Port Elizabeth of Yore: The Tin Hat on the Humewood Promenade

What is the significance of this roof structure which looks like a soldier’s helmet? Does it have any connection  to the organisation known as the MOTHS – Memorable Order of Tin Hats? This Promenade Dome is commonly known as “The Tin Hat” from its resemblance to a First World War helmet but could not have had any connection to the Moth order as it was only founded in 1927 whereas this structure was built in 1923.

Main picture: Humewood promenade in 1909

Prince Arthur of Connaught (1883-1938), 1937. He was a grandson of Queen Victoria and served as Governor-General of the Union of South Africa from 1920 to 1924. Card No 16 of 48 from Coronation Souvenir cigarette cards produced for Tournament Cigarettes. [RJ Lea Ltd, Manchester, 1937] (Photo by The Print Collector/Getty Images)

During this era, this promenade, on which this Promenade Dome was located, was officially known as the “Princess Promenade”. During November 1923, the Governor-General, Prince Arthur of Connaught, and Princess Arthur paid a short farewell visit to Port Elizabeth. On the 6th November, Prince Arthur opened the Campanile and laid the foundation stone of the first Scouts’ Hall, at North End, presented by Mrs. A.M. Gibaud.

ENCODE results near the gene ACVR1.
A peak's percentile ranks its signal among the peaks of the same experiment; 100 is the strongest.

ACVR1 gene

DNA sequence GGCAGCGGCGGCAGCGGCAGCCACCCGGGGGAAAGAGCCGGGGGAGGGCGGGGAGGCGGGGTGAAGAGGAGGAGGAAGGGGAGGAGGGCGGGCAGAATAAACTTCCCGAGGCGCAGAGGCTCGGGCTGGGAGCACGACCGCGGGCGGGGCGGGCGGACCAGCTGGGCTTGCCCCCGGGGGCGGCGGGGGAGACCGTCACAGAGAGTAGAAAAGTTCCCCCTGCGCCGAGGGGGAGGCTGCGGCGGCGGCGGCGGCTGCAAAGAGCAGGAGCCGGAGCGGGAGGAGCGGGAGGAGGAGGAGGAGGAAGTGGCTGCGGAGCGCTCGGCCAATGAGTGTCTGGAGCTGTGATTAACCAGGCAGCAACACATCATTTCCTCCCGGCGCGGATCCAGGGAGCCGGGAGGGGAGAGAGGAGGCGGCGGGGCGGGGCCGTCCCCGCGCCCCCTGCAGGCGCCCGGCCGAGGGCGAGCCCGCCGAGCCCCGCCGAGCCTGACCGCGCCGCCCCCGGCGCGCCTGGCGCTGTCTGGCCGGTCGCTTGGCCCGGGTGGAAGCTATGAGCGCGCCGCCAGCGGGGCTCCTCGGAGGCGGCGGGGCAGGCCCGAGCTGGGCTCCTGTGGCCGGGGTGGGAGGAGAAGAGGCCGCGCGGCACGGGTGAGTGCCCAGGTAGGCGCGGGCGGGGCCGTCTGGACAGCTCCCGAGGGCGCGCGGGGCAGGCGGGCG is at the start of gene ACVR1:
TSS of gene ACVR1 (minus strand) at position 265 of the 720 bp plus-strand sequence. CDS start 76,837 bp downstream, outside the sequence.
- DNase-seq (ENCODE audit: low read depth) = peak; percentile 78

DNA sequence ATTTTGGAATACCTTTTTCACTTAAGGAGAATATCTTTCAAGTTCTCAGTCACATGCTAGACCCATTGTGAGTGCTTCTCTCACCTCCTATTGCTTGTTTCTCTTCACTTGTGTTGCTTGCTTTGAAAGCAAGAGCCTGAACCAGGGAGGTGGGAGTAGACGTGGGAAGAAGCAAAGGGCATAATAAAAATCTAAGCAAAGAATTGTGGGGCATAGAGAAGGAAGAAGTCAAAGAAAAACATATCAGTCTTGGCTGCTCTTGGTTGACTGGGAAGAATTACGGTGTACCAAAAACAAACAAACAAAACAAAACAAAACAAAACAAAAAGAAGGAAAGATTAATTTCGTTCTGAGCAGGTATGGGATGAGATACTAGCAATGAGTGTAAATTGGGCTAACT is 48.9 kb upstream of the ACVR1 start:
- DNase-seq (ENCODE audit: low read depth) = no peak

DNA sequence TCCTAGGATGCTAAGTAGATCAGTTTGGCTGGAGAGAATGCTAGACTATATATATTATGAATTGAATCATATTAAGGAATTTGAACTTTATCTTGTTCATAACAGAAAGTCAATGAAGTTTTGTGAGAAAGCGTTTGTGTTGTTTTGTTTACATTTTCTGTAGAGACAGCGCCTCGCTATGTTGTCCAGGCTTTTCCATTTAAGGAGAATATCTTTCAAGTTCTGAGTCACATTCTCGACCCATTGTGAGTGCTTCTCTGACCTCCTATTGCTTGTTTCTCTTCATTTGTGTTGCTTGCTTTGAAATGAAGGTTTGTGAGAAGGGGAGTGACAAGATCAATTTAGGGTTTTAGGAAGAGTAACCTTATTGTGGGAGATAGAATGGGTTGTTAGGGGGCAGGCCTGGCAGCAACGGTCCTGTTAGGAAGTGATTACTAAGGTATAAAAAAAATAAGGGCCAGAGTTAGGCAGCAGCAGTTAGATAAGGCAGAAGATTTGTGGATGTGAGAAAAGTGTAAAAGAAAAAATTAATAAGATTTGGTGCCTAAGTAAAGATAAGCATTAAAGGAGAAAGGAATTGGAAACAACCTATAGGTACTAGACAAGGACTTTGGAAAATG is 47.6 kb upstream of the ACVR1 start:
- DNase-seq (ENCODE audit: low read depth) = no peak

While the Prince was busy with these two official openings, it was Princess Alexandra who opened the “Princess Promenade” at Humewood. The promenade was built in sections over several years. The official opening took place under the Promenade Dome, designed by the Assistant City Engineer, J.J. Burt. Commonly known as the “Tin Hat” from its resemblance to a First World War helmet, there was a bronze plate, the work of J. Gardner, to commemorate the occasion, but like many such valuable pieces of bronze,  it soon disappeared probably being sold to a scrap merchant.


Port Elizabeth: A Social Chronicle to the end of 1945 by Margaret Harradine (2004, Historical Society of Port Elizabeth, Port Elizabeth)

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  1. I would like to make a slight correction to the above explanation of the acronym MOTH. It does not stand for “Member of the Order of Tin Hats”, but rather “Memorable Order of Tin Hats”, as confirmed by Wikipedia, or else “Memorable Order of the Tin Hat”, as insisted upon by Dam Buster Leonard Cheshire, while I listened to him on 4 and 5 November 1977, as he fished on the beach at Bloubergstrand, with his friend, my Grandfather, Group Captain Horace Weldon. It was my job to bait the hooks.


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